We cannot achieve optimal health if we aren’t sleeping well. When we’re sleep-deprived it is hard to think straight, stay in a good mood, or have a positive outlook on life. On the other hand, a good night’s sleep empowers the body to recover and allows one to wake up somewhat refreshed and ready to take on the challenges of the day.

Insufficient sleep and poor-quality sleep can be due to diverse factors including medications, food sensitivities, chronic medical issues, possible neurodegenerative issues, angst, or depression. Vitamin deficiencies can impact the production of neurotransmitters and sleep patterns.

Many have experienced sleep issues throughout the pandemic due to social isolation and financial concerns- these are issues which many patients with chronic disorders deal with on an ongoing basis.

Between 10% and 30% of adults struggle with chronic insomnia. The numbers are even higher for seniors — 30% to 48% suffer from insomnia. Women have a lifetime risk of insomnia that is as much as 40% higher than that of men.1

In the beginning of my NTM journey, sleep was never an issue. I was so exhausted from infections stealing my nutrients and my body fighting the inflammation that I slept like a baby at night. Over time, and not in an acute infectious state, sleep became an issue.


How We Sleep

Sleep progresses through a series of four stages in which different brain patterns are displayed: three non-rapid eye movement (NREM) stages and one rapid eye movement (REM) stage.

Stage 1, “drowsiness,“ is the transition period between wakefulness and sleep. It’s easy to wake a person during this period. Stage 1 is essentially the “dozing off” stage.

In stage 2, “light sleep,” the brain begins to produce bursts of rapid, rhythmic brain wave activity known as sleep spindle. Body temperature decreases, heart rate slows, muscles relax, and breathing slows. People spend approximately 50% of their total sleep in this stage.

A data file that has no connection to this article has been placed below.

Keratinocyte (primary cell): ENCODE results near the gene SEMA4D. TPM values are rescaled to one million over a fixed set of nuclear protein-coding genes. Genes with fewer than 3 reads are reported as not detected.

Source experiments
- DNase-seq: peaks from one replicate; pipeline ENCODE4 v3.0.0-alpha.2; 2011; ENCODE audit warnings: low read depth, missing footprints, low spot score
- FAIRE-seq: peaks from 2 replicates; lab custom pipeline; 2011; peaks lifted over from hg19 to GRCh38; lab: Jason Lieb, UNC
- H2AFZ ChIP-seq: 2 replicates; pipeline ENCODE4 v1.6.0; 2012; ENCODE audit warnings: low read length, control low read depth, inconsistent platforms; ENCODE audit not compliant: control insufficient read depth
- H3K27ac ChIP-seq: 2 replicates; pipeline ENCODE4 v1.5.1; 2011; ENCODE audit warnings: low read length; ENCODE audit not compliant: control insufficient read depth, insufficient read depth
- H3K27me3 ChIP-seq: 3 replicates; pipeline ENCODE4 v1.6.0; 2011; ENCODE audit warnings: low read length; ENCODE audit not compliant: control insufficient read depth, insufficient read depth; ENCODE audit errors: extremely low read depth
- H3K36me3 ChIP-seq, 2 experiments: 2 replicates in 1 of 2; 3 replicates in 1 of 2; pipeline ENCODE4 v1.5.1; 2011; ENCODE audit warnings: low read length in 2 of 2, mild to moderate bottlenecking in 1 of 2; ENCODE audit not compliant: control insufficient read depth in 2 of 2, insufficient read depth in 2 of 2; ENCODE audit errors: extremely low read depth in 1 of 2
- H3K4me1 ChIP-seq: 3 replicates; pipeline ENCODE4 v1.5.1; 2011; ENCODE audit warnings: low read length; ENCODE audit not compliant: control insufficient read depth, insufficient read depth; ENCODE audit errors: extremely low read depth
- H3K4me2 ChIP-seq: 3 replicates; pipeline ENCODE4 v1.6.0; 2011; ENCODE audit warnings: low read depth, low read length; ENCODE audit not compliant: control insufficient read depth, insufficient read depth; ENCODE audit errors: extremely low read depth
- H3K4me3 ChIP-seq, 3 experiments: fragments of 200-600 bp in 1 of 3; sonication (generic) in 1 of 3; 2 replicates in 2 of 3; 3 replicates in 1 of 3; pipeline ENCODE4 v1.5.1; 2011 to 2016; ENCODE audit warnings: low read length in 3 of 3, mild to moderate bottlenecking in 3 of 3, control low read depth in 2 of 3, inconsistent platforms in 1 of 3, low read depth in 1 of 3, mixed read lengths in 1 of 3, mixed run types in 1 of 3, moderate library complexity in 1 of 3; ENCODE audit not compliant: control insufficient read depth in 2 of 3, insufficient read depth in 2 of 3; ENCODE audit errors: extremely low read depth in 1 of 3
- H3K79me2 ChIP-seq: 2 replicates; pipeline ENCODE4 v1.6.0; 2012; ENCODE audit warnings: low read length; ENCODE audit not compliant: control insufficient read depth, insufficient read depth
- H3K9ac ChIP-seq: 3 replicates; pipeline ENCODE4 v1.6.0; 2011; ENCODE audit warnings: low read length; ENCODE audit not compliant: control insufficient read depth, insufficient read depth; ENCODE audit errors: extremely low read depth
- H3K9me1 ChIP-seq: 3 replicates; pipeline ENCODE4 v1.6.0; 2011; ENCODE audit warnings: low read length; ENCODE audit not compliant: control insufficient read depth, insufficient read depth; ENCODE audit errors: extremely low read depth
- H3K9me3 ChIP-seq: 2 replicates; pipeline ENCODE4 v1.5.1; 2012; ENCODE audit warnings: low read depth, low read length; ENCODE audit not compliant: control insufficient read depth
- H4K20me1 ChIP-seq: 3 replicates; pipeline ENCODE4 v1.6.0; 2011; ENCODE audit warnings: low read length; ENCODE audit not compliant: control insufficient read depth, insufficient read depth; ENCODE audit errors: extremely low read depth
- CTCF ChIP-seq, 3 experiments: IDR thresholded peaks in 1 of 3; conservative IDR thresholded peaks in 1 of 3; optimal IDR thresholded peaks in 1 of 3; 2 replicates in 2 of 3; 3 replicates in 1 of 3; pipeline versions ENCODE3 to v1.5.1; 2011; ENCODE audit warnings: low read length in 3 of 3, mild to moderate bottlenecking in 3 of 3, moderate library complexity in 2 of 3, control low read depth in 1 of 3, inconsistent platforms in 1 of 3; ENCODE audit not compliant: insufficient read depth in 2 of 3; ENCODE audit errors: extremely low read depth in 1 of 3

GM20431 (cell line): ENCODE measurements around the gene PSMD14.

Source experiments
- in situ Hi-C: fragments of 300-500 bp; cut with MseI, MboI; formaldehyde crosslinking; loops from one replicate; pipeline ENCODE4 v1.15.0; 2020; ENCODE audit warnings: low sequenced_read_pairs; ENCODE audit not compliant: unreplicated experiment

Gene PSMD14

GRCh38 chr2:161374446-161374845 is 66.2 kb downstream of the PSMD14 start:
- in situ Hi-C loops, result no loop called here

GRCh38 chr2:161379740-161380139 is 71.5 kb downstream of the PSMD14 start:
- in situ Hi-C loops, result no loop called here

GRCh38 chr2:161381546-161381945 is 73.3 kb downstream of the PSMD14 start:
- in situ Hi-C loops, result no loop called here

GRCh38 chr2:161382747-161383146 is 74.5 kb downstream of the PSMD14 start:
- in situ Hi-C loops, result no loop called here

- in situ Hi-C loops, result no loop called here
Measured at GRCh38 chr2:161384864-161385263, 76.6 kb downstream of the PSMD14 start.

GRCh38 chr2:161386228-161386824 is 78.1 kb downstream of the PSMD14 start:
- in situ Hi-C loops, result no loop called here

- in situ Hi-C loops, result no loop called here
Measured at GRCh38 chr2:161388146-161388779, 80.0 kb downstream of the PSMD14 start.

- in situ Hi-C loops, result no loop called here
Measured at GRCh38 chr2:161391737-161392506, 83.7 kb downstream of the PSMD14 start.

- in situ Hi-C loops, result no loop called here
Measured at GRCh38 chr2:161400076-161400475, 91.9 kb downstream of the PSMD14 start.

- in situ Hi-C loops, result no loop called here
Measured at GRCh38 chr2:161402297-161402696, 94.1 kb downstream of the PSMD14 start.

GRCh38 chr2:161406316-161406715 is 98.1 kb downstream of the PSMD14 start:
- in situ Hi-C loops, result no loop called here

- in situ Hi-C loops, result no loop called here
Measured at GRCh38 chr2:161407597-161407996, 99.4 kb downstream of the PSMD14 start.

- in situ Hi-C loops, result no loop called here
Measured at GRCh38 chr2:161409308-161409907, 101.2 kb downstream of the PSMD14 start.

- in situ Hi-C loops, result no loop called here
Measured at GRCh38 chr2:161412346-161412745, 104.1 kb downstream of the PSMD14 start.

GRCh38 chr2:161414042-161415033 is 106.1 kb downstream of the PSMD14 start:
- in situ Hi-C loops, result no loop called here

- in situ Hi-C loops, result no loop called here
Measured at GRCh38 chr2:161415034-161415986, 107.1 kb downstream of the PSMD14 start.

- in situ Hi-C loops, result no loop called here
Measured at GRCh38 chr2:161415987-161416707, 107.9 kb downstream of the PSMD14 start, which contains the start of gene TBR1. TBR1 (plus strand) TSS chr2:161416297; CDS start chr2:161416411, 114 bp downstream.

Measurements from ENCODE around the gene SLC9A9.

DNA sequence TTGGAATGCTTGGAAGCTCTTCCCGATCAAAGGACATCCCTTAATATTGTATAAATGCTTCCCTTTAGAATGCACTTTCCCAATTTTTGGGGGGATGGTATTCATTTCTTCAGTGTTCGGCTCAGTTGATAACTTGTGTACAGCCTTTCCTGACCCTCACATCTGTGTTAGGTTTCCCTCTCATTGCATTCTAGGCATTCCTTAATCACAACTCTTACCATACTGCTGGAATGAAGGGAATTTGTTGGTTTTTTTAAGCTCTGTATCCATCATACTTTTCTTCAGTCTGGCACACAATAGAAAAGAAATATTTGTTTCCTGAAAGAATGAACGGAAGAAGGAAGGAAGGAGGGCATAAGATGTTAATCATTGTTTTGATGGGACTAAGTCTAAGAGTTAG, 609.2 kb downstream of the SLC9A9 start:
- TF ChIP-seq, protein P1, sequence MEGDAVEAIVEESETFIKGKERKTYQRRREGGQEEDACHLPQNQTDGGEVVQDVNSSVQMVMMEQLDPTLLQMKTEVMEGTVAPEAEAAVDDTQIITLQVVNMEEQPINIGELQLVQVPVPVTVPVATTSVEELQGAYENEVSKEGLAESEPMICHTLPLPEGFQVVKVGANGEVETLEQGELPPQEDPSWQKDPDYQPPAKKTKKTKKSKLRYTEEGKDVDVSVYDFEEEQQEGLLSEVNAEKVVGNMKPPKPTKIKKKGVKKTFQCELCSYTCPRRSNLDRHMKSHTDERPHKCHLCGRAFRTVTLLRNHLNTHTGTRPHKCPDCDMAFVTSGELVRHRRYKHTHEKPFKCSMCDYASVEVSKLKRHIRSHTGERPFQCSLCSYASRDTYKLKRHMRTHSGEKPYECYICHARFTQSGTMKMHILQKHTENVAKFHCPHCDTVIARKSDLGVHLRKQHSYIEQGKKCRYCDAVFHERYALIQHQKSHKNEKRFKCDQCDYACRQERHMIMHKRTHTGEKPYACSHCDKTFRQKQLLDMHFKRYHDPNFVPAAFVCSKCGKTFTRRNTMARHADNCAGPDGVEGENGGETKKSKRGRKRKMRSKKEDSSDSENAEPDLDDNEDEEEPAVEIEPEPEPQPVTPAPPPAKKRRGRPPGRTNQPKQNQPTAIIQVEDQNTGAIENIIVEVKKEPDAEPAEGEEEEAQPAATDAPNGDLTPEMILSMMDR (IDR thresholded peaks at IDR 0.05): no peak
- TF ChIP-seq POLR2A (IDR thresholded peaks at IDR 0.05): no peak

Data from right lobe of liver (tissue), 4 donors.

Stage 3 sleep is also known as “deep sleep”. It is harder to wake someone up if they are in this phase. Muscle tone, pulse, blood pressure, and breathing rate decrease as the body relaxes even further. This stage is critical to restorative sleep, allowing for bodily repair, recovery, and growth. It may also bolster the immune system and other key bodily processes. We spend the most time in deep sleep during the first half of the night. From deep sleep, we go back to stage 2 sleep before entering REM sleep, stage 4.

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Categories: BronchandNTM360social Tips

Nutrition and Markers of Disease Severity in Patients with Bronchiectasis – A Bronchiectasis and NTM Research Registry Study

Posted on August 04, 2021   |   
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This blog post was written by Christina Hunt, BS, RRT, Director of Bronchiectasis and NTM Research and Education.

Bronchiectasis is a lung disease characterized with enlarged airways that are thickened and/or dilated. Individuals that have bronchiectasis typically have a cough that is usually productive with mucus. Recurrent lung infections or exacerbations can plague those with bronchiectasis. Recently, there has been more awareness of bronchiectasis likely from improved testing techniques which have allowed physicians to recognize and diagnose those with the condition. Interesting data shows that individuals with bronchiectasis live all over the world, are diverse in age groups, and other demographics. This has made studying bronchiectasis to find new therapies and treatments a challenge.

One way to classify bronchiectasis is by severity. The Bronchiectasis Severity Index (BSI) uses information about individuals with bronchiectasis like body mass index (BMI) to predict patient risk of hospitalization and prognosis. BMI is a measure of body fat based on height and weight that applies to men and women. It is an inexpensive, easy method for categorizing weight – underweight, normal/healthy weight, overweight, and obese. There have been several studies that suggest that if an individual with bronchiectasis is underweight or suffers from malnutrition, they have a higher rate of exacerbations, hospitalization, and mortality.1-3 Thus, better nutrition may be beneficial for managing and coping with the diagnosis. Therefore, if poor nutrition is associated with poor outcomes, improving nutrition of bronchiectasis patients might help to improve or prolong the progression of bronchiectasis lung disease.